Indeed, Merton (listed alongside Augustine as the other great Christian thinker) seems to be the source of the “true self” language in Christian Enneagram parlance. Explaining the Enneagram’s “negative” approach, Rohr says, “The Enneagram does not have the intention of flattering or stroking the ‘empirical ego.’ Rather it aims to support efforts to let go of or render unnecessary what Thomas Merton calls the ‘false self'” (ECP, 23). Now, I’m not trying to pick a fight with Merton. I’m sure his fans will insist that his perspective is thoroughly Christian, and I’m not objecting. My point is that “authentic self” means something in the context of the late modern/postmodern understanding of the self. Authenticity is the doctrine regulating—or in a strong position to regulate—the performances of those who take up this shovel, especially those who say they don’t care about doctrine.
Frankly, you can sing “Christ is Lord” all day long while you shovel, but that doesn’t make the “authentic self” a Christian understanding of the human person nor make its discovery a pathway to knowing God. To reiterate, however, I’m not condemning the Enneagram. Nor am I deciding whether or how much modern authenticity can be incorporated, like logos philosophy, into a Christian “language.” I’m saying that we’re swimming in deep waters and strong currents, but everything I read and hear about the Enneagram from Christians suggests that we’ve forgone the discussion.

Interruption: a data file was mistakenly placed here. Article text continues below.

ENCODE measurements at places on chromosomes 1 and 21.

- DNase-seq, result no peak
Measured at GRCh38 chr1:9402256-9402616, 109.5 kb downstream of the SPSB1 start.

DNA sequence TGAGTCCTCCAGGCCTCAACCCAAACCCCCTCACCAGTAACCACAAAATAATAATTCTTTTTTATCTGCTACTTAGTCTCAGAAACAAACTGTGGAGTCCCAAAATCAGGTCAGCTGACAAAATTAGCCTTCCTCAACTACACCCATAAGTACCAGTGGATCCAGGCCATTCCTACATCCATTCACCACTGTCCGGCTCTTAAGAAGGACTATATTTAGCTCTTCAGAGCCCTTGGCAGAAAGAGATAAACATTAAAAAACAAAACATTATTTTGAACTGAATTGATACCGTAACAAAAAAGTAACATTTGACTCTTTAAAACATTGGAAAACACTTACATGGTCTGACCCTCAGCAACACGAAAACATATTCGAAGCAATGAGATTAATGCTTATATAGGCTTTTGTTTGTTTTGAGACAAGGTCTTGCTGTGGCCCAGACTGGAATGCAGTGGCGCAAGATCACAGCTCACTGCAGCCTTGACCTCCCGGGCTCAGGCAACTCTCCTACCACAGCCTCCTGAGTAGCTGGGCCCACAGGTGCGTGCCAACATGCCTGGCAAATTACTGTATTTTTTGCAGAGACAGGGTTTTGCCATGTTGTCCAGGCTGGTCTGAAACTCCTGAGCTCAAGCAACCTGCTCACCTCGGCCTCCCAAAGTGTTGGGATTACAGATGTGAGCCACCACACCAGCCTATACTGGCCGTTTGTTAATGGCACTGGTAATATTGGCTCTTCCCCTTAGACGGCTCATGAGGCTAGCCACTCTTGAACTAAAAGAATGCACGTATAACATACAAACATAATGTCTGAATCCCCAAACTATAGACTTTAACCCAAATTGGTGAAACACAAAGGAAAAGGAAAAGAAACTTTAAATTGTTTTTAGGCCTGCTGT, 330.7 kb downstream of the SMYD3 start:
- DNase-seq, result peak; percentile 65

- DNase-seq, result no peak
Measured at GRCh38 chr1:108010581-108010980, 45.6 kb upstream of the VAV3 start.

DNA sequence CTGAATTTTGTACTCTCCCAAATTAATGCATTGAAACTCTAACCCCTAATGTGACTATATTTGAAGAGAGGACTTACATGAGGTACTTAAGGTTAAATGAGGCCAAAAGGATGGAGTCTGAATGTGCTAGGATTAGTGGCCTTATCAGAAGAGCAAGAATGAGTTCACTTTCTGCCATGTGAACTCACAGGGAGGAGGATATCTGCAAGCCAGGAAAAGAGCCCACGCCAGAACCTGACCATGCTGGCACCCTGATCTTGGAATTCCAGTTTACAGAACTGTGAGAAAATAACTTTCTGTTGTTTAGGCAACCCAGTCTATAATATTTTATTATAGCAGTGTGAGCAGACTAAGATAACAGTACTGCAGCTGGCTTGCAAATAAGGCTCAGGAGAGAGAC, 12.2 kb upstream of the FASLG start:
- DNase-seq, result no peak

It needs to be said: the negotiation between the culture of authenticity and Christianity should be ongoing in the American context, and the Enneagram is currently ground zero for a lot of serious Christians.
Personally, I would advocate a different understanding of the human person—one that does not fixate on a previously lost, essentialized true self. I think there are good reasons to suspect that is a false path and that it has major implications for the way Christian identity is formed. But that must be for another post.
At this point, I can say that I see (and affirm the testimonies of others) that the Enneagram is useful. Yet, it seems to me like the usefulness of a shovel for a canoe trip: I might need it to dig the boat out of the mud, and it could serve as an emergency paddle, but formation of a Christian identity and the process of transformation look like they are about a fundamentally different sort of task than what the shovel is designed for. If you find yourself digging instead of paddling, you might be playing the wrong language game.
- The Road Back To You, “Dealing With Your Stuff: Continued Conversation with Nadia Bolz-Weber – Enneagram 8 (The Challenger) – Episode 4,” https://www.theroadbacktoyou.com/podcast/2016/7/17/dealing-with-your-stuff-continued-conversation-with-nadia-bolz-weber-enneagram-8-the-challenger-episode-4, 49:52–49:59. ↩
- George A. Lindbeck, The Nature of Doctrine: Religion and Theology in a Postliberal Age (Louisville: Westminster John Knox, 1984), 64. ↩
- Charles Taylor, The Ethics of Authenticity (Cambridge: Harvard University Press, 1991) ↩